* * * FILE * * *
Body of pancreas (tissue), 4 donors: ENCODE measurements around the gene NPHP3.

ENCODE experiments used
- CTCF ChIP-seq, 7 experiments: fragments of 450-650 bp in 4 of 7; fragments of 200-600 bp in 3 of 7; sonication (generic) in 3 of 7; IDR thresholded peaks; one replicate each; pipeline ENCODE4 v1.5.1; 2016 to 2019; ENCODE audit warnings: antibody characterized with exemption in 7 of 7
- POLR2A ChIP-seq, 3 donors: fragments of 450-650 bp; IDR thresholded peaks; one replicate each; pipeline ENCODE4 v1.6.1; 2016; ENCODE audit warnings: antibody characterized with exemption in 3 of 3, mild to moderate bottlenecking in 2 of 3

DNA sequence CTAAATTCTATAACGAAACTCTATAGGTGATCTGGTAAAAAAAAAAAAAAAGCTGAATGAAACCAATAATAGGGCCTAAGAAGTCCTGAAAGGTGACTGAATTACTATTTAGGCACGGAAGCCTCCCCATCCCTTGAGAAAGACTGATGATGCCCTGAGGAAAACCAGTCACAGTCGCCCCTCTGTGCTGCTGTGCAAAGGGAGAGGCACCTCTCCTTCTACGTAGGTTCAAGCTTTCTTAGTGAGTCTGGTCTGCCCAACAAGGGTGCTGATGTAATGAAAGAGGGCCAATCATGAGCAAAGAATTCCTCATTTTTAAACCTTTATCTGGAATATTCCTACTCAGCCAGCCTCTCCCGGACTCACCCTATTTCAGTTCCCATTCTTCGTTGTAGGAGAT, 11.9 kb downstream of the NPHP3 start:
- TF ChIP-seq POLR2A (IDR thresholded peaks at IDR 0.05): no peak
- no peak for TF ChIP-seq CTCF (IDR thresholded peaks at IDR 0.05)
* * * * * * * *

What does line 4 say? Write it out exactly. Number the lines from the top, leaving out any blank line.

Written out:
- POLR2A ChIP-seq, 3 donors: fragments of 450-650 bp; IDR thresholded peaks; one replicate each; pipeline ENCODE4 v1.6.1; 2016; ENCODE audit warnings: antibody characterized with exemption in 3 of 3, mild to moderate bottlenecking in 2 of 3